But he learned that he needed to be on a lifelong journey of continual healing and recovery so that he didn’t fall back into the old patterns, so that he didn’t end up going far too close to the edge and crashing again. “I’ve learned to keep learning, to look at others who’ve gone before me and made it, and whose lives are now thriving and flourishing.”

Some time ago Graeme checked himself into a healing centre because he could see that he was about to reach a breaking point again. He felt overwhelmed by years of dealing with too much tough stuff followed by an avalanche of trauma that hammered him blow after blow.

“I had no idea how different things could be with treatment,” he says. “I’m so glad that I kept at it, and now I’m reaping the rewards! I now can say it: life is beautiful! I can also say from experience that life can also be tough and unfair—but there are ways through. A major lesson for me was not to ‘tough it out’ but rather to ‘reach out.’ I’m surprised how much better I am. I know that there’s more learning, healing and growing for me as I find the resources I need for the ongoing journey of my life toward thriving and flourishing.”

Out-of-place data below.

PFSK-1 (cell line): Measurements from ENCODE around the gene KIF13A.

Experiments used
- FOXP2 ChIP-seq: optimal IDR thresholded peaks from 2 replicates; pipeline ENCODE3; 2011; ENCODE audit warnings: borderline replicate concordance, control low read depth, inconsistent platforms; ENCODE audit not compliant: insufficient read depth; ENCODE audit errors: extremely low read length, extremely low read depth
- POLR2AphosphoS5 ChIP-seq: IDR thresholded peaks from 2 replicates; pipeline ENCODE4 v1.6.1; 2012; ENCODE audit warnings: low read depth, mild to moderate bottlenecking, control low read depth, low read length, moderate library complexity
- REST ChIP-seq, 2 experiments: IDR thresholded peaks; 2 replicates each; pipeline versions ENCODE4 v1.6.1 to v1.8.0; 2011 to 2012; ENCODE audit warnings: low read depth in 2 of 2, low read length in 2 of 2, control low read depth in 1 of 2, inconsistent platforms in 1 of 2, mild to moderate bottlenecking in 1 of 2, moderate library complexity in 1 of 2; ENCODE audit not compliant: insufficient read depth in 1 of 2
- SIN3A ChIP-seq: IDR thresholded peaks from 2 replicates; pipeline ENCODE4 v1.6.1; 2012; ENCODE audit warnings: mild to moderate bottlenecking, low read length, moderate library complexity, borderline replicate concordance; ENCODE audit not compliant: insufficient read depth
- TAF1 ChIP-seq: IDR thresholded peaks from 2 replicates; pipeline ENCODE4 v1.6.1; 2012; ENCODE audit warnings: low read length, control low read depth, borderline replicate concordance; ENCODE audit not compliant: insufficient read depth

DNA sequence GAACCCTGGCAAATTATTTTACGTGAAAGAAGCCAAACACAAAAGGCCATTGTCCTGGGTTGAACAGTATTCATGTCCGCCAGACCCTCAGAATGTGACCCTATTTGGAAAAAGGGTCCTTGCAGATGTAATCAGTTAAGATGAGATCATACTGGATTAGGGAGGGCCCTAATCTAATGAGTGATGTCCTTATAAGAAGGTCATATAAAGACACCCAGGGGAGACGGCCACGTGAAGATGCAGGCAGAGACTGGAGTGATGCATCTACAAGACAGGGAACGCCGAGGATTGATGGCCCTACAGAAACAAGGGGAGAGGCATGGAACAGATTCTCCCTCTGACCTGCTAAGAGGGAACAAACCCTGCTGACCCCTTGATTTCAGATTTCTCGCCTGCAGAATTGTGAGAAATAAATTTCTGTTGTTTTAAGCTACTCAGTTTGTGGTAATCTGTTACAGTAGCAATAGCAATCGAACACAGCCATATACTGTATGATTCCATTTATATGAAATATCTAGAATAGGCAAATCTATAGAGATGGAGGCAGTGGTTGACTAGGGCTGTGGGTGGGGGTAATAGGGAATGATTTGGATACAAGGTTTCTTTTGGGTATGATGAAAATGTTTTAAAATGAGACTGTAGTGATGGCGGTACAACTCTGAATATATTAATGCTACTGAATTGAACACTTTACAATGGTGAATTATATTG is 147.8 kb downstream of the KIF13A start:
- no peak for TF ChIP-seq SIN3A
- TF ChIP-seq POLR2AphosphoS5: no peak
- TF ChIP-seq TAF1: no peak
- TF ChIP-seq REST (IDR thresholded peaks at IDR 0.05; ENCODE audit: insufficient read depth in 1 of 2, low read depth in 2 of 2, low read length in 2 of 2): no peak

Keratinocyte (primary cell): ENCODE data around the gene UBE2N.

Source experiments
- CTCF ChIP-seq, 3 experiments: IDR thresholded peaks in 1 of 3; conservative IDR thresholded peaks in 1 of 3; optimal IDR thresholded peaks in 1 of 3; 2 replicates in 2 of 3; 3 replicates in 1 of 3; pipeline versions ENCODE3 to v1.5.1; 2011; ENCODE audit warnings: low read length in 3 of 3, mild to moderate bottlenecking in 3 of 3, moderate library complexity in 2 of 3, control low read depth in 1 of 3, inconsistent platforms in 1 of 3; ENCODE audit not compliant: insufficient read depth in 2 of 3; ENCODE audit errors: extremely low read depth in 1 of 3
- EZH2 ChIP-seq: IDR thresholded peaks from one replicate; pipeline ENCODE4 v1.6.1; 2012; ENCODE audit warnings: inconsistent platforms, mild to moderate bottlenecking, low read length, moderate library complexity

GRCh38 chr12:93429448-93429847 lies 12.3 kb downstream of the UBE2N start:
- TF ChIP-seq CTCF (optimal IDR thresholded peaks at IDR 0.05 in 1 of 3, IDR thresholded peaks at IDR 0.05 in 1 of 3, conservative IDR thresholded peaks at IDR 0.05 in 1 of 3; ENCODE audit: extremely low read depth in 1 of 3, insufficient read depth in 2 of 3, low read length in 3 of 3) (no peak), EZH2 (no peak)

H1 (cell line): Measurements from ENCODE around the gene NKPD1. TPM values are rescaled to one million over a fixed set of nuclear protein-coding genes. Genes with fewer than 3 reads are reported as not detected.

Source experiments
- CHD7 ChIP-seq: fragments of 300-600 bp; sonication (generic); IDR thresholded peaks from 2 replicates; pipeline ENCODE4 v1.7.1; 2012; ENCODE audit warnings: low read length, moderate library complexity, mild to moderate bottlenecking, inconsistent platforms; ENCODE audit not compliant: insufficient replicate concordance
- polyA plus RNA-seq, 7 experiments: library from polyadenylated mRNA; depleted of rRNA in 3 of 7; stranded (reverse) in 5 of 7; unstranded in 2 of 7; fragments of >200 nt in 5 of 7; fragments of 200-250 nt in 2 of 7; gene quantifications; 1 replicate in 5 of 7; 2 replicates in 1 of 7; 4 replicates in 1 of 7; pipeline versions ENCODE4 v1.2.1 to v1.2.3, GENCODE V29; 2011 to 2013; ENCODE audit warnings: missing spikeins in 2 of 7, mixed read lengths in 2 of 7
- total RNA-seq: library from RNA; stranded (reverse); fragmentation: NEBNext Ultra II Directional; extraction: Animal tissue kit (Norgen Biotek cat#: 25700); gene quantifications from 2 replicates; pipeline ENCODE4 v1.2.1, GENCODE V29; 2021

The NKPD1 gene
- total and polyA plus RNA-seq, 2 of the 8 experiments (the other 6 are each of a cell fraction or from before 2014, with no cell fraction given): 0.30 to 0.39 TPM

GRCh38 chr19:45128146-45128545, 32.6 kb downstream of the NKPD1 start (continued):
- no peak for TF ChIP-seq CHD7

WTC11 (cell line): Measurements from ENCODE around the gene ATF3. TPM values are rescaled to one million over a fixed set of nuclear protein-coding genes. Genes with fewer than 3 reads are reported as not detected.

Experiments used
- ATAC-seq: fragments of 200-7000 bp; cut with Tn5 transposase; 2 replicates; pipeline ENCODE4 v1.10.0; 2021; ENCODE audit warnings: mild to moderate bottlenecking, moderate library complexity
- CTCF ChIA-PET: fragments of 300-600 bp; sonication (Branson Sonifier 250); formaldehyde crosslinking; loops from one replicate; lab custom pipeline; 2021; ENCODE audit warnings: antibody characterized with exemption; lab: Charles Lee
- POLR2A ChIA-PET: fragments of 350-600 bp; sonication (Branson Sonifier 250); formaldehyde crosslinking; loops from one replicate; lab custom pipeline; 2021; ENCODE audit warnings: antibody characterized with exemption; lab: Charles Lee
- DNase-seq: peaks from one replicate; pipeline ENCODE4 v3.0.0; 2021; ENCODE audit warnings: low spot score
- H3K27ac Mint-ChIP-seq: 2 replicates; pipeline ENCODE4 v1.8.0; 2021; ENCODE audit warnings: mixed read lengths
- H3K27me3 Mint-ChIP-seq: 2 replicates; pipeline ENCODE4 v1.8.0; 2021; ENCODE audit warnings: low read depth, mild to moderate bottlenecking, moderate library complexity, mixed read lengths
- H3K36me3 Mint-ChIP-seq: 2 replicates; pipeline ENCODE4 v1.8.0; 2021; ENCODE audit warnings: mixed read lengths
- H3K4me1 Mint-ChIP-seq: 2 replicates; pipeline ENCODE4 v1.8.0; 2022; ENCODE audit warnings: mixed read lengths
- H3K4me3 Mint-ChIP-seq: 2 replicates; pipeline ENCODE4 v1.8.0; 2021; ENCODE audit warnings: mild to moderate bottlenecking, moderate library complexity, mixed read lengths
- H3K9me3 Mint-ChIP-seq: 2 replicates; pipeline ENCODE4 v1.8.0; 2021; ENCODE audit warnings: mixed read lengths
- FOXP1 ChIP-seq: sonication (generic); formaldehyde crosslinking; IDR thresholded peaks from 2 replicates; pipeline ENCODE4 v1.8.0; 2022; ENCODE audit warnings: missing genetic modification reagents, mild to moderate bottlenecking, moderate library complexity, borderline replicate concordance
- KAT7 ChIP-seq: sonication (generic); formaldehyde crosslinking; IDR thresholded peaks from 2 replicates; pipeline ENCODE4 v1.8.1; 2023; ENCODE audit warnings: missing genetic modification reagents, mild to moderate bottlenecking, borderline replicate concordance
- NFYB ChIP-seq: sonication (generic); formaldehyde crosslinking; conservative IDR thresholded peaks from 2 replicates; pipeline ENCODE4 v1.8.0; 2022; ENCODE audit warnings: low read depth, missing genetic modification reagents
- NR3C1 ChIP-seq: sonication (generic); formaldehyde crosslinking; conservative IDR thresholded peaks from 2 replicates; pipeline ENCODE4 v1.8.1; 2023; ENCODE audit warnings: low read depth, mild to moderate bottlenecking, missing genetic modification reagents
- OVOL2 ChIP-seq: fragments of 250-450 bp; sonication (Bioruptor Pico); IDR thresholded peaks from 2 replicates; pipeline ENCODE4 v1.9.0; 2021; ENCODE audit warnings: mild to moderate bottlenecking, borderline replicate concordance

8 things I learned while recovering from depression

1. Reach out early

Seek help well before it gets tough. Don’t wait until you’re on the edge when things get so big as to be overwhelming.

2. Don’t try to tough it out alone.

We usually try to lift ourselves out of depression on our own.

3. Find out what professional resources are available to you.

Seek professional help as soon as you start slipping.

4. Be kind to yourself.

I’m good at being kind, compassionate and understanding with others. Healing professionals reminded me to treat myself the same way.

5. Do whatever it takes.

I haven’t stopped looking for answers and assistance. It’s paying off.

6. Seek out people who understand.

I tried to find people who could understand what I was going through. But I realised not everyone could, because they hadn’t lived my experiences. I got understanding from others who had.

7. Depression is an illness of loneliness.

We isolate ourselves when we’re depressed. It was only after a breakdown, having left a centre for healing, that I realised how easy it was to fall back into this old habit. So I made sure I was at a support or recovery group every day of the week, around supportive, encouraging people.

8. Healing has its own timetable.

Give yourself permission to rest and sleep, to be “non-productive,” and simply chill out.

This article first appeared on Signs of the Times Australia